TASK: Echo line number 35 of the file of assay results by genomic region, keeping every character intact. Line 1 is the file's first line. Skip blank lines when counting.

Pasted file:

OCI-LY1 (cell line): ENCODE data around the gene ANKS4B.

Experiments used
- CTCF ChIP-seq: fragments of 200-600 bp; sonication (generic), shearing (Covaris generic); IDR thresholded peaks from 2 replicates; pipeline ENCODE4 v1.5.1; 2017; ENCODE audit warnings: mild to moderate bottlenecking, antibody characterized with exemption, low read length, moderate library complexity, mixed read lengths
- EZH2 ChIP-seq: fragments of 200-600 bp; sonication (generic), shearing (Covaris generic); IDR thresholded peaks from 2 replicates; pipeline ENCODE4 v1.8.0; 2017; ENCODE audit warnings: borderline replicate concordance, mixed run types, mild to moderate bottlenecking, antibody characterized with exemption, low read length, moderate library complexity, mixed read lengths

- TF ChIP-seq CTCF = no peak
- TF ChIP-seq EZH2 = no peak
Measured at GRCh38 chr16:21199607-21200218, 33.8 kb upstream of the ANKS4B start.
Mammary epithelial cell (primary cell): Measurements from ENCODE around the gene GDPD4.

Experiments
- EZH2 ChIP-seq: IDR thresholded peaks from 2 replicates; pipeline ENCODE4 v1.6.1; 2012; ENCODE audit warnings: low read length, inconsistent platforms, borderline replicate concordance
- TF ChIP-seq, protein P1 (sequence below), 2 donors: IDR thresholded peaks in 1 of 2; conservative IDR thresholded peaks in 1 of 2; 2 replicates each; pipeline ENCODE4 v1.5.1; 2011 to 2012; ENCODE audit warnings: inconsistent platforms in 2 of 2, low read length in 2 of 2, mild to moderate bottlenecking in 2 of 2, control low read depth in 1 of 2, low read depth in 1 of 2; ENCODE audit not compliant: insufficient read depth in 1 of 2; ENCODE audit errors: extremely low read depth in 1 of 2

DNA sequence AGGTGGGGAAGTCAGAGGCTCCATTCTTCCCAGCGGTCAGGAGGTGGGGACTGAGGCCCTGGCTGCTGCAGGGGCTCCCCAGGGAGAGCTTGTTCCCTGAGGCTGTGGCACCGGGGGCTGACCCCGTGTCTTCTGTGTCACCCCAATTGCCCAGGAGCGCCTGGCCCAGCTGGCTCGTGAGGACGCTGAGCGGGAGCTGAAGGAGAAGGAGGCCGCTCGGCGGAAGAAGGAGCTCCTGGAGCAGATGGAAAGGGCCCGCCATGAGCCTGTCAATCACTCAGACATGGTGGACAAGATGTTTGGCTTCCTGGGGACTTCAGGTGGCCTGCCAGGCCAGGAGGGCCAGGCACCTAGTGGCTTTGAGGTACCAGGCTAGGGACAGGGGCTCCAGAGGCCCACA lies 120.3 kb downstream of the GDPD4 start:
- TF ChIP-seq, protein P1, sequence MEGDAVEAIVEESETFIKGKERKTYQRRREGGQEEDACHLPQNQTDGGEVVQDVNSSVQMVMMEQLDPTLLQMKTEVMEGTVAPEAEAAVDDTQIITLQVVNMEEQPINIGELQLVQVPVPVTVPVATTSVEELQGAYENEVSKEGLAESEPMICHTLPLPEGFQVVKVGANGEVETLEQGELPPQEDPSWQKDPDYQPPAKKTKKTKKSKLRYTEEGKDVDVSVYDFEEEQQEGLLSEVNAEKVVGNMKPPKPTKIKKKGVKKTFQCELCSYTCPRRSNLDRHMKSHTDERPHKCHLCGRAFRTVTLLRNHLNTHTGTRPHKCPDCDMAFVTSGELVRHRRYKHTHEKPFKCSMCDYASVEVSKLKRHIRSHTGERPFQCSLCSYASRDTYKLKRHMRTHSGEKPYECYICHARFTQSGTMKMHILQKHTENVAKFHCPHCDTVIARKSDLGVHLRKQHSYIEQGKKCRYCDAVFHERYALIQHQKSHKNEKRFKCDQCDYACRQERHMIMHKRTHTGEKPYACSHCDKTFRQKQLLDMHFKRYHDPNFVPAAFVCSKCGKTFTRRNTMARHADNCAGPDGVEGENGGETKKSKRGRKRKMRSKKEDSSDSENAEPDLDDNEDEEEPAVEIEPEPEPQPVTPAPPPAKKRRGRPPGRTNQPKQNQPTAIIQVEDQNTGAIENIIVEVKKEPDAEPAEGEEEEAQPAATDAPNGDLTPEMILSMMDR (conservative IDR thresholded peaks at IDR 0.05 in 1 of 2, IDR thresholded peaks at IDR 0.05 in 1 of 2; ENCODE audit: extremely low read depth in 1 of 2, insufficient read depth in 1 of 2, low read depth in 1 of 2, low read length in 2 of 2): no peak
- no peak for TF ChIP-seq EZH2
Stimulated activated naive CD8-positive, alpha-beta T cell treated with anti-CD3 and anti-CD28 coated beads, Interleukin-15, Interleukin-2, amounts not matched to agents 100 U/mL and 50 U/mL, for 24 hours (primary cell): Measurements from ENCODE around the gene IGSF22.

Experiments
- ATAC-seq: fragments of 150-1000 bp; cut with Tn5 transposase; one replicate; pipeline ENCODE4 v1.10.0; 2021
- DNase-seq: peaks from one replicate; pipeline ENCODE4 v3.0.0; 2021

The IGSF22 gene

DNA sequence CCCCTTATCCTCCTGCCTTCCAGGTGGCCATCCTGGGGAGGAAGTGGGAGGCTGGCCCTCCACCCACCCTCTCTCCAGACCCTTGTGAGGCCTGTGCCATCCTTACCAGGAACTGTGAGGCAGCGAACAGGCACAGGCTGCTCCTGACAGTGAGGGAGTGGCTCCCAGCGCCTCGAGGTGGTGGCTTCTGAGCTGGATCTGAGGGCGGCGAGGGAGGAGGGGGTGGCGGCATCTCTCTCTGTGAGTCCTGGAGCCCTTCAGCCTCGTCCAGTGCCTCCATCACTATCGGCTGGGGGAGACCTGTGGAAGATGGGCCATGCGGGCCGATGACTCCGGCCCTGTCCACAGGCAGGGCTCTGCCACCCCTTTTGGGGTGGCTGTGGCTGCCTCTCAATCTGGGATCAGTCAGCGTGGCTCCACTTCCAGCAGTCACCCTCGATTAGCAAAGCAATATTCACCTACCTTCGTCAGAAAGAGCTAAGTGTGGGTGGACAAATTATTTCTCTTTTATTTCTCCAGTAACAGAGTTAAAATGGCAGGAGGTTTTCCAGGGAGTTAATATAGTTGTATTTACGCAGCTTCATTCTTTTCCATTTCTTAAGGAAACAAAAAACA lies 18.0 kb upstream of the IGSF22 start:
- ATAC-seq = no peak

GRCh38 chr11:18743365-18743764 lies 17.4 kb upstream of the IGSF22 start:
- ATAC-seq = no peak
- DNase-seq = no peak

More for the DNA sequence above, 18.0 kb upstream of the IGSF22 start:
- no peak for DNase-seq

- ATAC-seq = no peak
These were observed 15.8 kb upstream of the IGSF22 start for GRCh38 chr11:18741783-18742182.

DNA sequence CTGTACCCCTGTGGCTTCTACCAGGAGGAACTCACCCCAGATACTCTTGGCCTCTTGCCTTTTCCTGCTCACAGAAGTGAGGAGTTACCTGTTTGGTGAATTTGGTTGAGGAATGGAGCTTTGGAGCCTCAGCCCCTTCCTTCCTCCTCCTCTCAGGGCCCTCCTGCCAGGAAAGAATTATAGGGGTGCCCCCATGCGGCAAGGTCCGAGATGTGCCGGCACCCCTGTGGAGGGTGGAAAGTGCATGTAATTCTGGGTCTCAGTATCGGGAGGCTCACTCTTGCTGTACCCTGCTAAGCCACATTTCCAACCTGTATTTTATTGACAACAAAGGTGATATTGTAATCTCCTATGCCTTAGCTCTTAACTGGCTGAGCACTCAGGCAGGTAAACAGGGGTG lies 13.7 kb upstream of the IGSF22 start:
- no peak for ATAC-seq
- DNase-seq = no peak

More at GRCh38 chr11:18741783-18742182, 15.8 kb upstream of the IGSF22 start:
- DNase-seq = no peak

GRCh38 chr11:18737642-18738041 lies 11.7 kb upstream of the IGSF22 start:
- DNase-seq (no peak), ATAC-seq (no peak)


- DNase-seq (no peak), ATAC-seq (no peak)